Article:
Deep in the wildflower-filled forests of Licking County, the fairies have returned. 

The fairies, first noticed during the annual “fairy migration” in 2018, stumbled upon the beautiful blooming forests in Infirmary Mound Park, and have returned each summer along a hiking trail, according to Licking Park District Program Manager Anne Balogh. 

“The fairies found out how nice this place was and thought, ‘we’re going there,’” Balogh said. 

Every year since then, Balogh and a small group of volunteers organize a tour through the quarter-mile wildflower fairy trail, lined with tiny fairy homes hidden in trees and plants in Infirmary Mound. 

Along the trail are countless wildflowers that bloom this time of year, including the Jack-in-the-Pulpit plants and the Dutchman’s Breeches. Also in bloom: local pawpaw trees, which produce Ohio’s state native fruit.  

Visitors should be careful to stay on the trails however, as stinging nettle and poison ivy are commonly found in the forest, and visitors who stray from the trails risk causing harm to the more than 75 fairy abodes. 

Those tiny homes were constructed with the help of about 40 local businesses and organizations and include a fairy coffee shop, a tiny recycling plant, a firehouse and even a branch of the United Fairy Postal Service, where young visitors can send mail and receive letters from the fairies.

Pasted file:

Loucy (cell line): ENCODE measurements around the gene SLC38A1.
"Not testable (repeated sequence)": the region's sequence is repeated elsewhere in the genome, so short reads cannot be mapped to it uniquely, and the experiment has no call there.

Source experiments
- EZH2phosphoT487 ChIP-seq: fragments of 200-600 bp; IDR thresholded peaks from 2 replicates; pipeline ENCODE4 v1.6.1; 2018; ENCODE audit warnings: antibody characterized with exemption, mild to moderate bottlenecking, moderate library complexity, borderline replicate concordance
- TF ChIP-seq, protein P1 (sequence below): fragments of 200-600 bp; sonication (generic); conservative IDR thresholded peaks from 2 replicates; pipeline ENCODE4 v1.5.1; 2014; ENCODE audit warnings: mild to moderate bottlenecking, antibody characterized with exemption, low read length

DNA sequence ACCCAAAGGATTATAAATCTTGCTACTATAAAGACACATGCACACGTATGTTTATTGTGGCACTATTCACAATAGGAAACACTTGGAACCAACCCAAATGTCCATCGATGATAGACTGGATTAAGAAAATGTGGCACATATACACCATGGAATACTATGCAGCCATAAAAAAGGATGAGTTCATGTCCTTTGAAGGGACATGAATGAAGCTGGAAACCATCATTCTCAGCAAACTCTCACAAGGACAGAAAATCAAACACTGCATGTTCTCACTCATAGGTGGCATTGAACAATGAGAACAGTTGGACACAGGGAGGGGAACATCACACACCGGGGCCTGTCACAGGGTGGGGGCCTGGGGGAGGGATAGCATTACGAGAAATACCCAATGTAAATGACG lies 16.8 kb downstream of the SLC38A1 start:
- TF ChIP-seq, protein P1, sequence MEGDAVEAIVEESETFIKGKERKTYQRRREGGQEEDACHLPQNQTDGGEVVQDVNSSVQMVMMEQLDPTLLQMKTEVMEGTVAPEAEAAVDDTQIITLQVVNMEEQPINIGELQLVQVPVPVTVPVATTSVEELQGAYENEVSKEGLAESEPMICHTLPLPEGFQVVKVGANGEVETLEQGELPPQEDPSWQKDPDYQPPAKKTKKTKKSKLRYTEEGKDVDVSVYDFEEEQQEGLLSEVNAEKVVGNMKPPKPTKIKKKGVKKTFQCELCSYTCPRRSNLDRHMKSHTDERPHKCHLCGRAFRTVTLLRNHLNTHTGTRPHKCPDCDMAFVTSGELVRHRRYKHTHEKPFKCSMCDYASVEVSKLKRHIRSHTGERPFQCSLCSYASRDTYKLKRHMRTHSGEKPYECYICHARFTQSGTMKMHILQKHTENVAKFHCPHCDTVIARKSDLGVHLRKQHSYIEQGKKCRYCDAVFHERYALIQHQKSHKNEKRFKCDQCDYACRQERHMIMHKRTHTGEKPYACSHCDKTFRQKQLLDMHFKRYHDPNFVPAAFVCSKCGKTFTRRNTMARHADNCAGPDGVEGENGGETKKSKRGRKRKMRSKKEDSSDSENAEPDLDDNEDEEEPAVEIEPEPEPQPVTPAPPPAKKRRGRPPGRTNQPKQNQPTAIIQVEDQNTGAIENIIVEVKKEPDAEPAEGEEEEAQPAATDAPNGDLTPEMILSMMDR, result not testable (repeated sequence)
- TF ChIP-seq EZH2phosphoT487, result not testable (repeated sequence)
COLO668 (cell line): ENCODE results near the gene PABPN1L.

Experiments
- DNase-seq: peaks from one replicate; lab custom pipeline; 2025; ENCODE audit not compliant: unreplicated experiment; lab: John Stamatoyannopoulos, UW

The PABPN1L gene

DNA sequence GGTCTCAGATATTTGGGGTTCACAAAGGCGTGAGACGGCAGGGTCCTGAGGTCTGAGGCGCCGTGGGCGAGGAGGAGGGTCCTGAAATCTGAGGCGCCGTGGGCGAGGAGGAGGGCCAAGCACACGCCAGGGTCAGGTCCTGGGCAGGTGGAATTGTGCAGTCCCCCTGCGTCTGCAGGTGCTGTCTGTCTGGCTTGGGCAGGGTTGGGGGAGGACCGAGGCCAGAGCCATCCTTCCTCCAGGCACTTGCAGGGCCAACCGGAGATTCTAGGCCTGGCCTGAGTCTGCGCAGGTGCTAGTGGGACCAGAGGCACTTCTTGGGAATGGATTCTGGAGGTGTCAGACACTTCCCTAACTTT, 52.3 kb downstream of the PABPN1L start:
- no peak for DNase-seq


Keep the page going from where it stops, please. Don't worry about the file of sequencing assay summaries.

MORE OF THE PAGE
Balogh said more than 2,500 letters were sent and received via the trail last year, and she estimated more than 5,000 people passed through Infirmary Mound Park in search of the fairy homes. 

Most of the letter writers are children, but occasionally some parents or other adults passing through will write in, thanking the fairies for choosing their park, because the trail provides some much needed reprieve and peace in what can be a very stressful world. 

Though the trail has existed each summer since 2018, images of the fairy homes went viral on social media in 2020, near the start of the COVID-19 pandemic when families sought safe outdoor activities. 

The fairy trail officially opened for the season on May 5 and will remain open until September this year. It’s a quarter-mile loop located near Shelter 6 in Infirmary Mound Park, and maps are available near Mirror Lake. 

More information about the location and further events can be found on the official Licking Park District website here.

Hayden Mong writes for, the nonprofit news organization of Denison University’s Journalism program, which is supported by generous donations from readers. Sign up for The Reporting Project newsletter here.